Stranded vs. Solid Speaker Wire

The basic difference between stranded wires and solid wires is that one is more flexible than the other. However, both have their own pros and cons, some of which we’ll discuss below.

With so many different varieties of wires available in the market, you might be confused about which type of wire is best to use. If you’re facing such a dilemma, read this article to get a better idea about stranded and solid speaker wires and which is better to use.

What Are Solid Wires?

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Solid wires have a solid core. There is only one strand of wire in this type with an outer covering that is not conducive to insulation. The situation where solid wires are ideal is when you use them for electrical wiring at home. It is safer in cases where you don’t have to twist and flex the wire regularly. Solid wires also come at a lower cost than stranded wires.

Compared to stranded wires, solid wires are pretty heavy and thick. Hence, they are great for outdoor use and have a high tolerance to wear and tear.  These kinds of wires are highly durable so they can withstand bad weather conditions as well. You’ll see these wires being used to transfer high voltage across cities.

What Are Stranded Wires?

Stranded wires consist of a few thin wires intertwined into a twisted strand. They think it makes them more flexible for use in cramped places.

Because of its high level of malleability, stranded wires are immune to twisting and flexing more than solid wires.  Typically, stranded wires are used for indoor electronics, such as speaker wires and circuit boards.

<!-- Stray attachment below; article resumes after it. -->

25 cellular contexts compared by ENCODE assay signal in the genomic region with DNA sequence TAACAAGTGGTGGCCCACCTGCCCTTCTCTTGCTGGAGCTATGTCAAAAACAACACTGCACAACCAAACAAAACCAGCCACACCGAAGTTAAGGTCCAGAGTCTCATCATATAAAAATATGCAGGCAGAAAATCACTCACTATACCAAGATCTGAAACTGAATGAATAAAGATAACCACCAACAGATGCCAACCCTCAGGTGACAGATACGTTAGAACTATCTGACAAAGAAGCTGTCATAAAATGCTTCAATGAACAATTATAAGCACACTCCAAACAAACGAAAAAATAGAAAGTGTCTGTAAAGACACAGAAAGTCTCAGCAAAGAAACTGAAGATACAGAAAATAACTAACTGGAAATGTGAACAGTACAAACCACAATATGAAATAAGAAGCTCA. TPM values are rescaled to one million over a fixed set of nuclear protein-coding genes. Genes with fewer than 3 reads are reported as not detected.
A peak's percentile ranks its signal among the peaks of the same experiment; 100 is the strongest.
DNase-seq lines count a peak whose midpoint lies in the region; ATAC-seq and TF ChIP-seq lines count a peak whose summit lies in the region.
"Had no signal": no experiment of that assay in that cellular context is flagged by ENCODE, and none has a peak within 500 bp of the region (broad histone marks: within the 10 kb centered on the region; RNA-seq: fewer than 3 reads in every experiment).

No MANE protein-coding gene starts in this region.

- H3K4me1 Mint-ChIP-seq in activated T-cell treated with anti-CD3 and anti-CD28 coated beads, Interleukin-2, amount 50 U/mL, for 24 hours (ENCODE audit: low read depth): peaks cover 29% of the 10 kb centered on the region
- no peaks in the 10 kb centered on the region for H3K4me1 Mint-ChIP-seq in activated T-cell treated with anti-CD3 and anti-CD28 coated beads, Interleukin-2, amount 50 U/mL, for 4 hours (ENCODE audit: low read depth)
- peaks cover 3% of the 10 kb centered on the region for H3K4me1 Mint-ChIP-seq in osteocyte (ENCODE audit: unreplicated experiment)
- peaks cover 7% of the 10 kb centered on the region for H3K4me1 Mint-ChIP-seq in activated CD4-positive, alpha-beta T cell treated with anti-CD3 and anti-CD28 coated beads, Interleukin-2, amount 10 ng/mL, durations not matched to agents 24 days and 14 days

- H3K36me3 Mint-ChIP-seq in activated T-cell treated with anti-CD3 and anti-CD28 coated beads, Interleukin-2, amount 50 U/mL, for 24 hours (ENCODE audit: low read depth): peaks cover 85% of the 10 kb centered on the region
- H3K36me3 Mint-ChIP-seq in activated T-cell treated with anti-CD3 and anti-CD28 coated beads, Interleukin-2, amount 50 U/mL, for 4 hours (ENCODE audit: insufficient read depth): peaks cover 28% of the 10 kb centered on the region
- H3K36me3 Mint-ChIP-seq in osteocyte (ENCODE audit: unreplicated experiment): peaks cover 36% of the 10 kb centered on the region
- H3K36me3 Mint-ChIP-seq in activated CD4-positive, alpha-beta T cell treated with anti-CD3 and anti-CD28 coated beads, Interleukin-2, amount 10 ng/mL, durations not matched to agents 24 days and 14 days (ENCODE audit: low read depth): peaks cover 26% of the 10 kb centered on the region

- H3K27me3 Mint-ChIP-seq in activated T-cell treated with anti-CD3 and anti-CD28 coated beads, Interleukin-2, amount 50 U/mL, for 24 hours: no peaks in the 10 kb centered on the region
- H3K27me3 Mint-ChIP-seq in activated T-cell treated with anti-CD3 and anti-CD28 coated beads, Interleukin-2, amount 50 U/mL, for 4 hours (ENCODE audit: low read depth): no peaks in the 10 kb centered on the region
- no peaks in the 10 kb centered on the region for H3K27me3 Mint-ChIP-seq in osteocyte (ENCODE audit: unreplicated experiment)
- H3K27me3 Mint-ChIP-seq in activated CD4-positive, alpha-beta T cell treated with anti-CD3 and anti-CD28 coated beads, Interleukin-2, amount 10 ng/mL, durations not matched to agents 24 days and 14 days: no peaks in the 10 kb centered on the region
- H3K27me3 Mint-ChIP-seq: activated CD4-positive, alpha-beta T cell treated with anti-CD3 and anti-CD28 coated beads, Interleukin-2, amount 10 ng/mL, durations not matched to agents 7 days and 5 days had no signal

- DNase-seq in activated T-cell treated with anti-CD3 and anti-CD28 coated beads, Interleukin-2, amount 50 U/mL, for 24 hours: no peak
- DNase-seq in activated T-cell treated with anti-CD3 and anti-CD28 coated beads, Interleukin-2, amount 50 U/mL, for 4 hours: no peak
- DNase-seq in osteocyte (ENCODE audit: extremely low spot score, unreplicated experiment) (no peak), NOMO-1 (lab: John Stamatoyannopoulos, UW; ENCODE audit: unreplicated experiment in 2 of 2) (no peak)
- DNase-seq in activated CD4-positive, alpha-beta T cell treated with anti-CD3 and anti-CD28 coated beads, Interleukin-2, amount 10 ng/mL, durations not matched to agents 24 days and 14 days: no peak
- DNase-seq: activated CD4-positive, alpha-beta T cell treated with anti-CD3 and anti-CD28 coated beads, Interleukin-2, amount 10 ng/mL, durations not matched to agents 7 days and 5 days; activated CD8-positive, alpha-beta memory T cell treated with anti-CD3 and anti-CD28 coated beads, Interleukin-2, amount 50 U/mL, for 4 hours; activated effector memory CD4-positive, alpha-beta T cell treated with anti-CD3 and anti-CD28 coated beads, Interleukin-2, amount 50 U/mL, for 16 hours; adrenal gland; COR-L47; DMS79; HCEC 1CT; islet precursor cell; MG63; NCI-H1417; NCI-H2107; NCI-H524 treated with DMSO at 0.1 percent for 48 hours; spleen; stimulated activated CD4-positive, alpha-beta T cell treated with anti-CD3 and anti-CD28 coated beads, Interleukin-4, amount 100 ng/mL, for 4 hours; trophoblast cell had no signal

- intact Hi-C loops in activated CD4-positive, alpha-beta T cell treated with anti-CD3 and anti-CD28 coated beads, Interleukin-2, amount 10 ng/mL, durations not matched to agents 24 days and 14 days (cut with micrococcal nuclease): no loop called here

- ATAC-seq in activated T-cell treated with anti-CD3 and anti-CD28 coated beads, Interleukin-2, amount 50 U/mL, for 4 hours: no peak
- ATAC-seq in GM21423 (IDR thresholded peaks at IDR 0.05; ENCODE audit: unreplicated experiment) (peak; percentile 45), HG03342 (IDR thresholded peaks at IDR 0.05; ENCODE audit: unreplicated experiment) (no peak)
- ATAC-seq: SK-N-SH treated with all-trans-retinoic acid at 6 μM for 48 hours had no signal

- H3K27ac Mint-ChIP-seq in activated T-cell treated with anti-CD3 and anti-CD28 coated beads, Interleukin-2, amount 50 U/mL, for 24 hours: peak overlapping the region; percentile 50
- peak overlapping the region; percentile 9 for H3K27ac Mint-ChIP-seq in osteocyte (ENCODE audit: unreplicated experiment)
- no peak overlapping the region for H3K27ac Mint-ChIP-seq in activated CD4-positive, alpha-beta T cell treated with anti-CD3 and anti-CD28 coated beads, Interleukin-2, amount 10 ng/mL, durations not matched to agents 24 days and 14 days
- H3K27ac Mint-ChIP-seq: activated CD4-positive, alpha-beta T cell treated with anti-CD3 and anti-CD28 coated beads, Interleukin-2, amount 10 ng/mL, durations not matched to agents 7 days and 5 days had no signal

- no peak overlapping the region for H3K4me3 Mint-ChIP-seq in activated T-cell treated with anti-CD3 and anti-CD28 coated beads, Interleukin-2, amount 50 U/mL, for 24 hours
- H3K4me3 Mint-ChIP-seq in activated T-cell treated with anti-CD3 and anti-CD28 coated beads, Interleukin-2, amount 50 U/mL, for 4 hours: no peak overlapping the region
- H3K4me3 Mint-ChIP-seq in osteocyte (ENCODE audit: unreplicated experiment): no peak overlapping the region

Stranded vs. Solid Speaker Wire

Power distance-wise:

When it comes to powering long distances, solid wires do a much better job. Because they have less tendency for current dissipation, solid cables are widely used for long-distance electricity transfer.

When it comes to stranded wires, they are mainly only used indoors or for very short distances. If you need to install circuit boards or connect some electrical devices around the house, stranded wires are the best options.

The Capacity Of The Current:

Solid wires have more strength to carry more current as compared to stranded wires.  Since the thickness of a solid wire is more than stranded wires, there is less room for dissipation.

Hence, in situations where you need a highly durable and robust wire, a solid wire is recommended.

Flexibility:

Stranded wires are much more ideal when it comes to routing and other intricate wiring in small spaces. Since solid cables are very thick, they are not the best type of wire to use if you need to mold the direction of the wire.

Stranded wires are also able to sustain more bends and twists because of their higher vibration tolerance than solid wires, which is why they are better for in-house wiring, especially when it comes to electrical deliveries and appliances.

Cost:

Solid wires cost less than stranded wires, so if your situation calls for a low-budget wire, then solid wires are your better choice.

Solid Wire Pros & Cons

Pros:

  • They are durable and malleable, making it easy to twist and flex the cables as much as possible without causing any damage or interruptions in the current flow inside the cable.
  • Routing is so much easier with stranded wires because they are super flexible.
  • All stranded wires are able to withstand more vibrations than solid wires, which makes them ideal for use in intricate spaces.

Cons:

  • Attended cables are more expensive than solid cables
  • They are more likely to fluctuate in current delivery and may falter quickly because of current dissipation.

Stranded Wire Pros & Cons:

Pros:

  • Solid cables are incredibly durable even in harsh weather conditions. They have a rock-solid core that stays uninterrupted even with heavy movement.
  • They are low cost and more affordable, and stranded wires
  • They are more compact compared to solid wires
  • Solid wires can carry more current load than stranded cables.

Cons:

  • Solid wires cannot withstand much vibration
  • They are prone to wear and tear easily if there is too much flexing of the wires.

Conclusion

So which type of speaker wire is better? The honest answer is that there is no correct answer to this question. Whichever you deem is best for use will depend highly on the situation where you need to use the wires.

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